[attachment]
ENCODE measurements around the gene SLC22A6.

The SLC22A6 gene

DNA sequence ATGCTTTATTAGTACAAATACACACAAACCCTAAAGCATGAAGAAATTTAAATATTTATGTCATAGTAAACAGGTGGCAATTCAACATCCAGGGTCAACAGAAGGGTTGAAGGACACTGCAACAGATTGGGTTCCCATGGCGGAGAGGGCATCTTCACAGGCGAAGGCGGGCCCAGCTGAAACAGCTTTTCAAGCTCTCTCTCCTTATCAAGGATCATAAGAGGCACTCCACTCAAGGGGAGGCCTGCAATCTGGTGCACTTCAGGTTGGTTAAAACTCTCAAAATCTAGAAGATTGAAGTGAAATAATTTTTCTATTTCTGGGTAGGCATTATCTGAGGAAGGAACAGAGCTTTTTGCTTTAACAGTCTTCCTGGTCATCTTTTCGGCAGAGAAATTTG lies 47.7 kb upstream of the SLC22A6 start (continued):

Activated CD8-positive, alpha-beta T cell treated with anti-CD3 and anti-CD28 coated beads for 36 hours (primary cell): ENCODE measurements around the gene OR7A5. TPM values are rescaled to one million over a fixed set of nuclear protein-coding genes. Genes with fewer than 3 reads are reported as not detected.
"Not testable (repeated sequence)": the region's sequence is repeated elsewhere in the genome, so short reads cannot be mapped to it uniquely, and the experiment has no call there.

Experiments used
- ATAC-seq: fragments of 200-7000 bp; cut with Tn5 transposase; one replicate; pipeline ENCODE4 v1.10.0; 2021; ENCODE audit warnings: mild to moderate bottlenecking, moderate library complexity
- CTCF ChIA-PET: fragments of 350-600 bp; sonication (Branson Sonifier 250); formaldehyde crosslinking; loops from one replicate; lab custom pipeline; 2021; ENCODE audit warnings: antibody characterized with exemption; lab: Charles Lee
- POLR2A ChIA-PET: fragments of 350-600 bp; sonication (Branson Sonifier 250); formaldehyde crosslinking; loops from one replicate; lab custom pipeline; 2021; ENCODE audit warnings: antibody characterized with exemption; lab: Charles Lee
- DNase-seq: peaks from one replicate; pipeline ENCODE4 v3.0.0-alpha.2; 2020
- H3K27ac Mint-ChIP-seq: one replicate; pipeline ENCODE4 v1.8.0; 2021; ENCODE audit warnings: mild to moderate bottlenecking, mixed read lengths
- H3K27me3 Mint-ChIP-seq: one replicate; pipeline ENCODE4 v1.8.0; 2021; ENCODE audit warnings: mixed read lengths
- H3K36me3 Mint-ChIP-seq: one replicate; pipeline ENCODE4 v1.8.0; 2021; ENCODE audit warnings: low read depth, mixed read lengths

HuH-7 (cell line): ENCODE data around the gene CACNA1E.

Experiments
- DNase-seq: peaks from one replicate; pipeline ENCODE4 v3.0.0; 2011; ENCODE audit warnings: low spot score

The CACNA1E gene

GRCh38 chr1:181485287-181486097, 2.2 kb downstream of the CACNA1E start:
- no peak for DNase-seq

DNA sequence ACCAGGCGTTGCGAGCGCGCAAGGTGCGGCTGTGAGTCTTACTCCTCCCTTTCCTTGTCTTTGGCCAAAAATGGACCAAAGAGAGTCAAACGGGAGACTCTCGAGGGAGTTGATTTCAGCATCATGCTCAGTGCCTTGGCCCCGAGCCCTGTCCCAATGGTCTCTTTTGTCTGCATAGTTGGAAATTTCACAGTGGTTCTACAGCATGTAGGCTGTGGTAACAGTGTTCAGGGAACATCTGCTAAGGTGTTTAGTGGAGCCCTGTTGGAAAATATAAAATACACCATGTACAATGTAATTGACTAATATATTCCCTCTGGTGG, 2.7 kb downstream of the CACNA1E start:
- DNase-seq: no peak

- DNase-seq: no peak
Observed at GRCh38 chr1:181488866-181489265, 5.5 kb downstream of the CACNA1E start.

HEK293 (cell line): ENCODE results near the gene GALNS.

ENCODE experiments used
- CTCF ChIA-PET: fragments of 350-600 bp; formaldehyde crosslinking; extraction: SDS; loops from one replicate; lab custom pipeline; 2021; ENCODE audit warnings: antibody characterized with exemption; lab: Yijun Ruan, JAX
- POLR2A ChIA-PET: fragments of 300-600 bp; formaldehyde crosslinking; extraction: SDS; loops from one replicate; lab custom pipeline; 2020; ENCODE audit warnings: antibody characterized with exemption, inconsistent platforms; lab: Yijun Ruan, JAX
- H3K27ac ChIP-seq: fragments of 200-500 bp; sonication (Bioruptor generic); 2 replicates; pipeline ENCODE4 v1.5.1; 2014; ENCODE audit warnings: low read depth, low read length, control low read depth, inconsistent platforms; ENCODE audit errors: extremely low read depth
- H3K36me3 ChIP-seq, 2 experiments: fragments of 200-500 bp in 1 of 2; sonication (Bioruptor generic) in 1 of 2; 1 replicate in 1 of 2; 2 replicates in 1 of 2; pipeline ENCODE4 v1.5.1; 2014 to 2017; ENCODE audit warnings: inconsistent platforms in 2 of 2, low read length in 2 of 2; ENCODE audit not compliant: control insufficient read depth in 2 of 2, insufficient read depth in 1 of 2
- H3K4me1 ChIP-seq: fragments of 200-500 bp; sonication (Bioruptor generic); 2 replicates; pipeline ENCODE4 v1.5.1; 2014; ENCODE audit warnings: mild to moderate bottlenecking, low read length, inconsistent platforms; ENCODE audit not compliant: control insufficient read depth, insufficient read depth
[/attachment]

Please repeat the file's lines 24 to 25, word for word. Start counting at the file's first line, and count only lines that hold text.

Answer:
HEK293 (cell line): ENCODE results near the gene GALNS.

ENCODE experiments used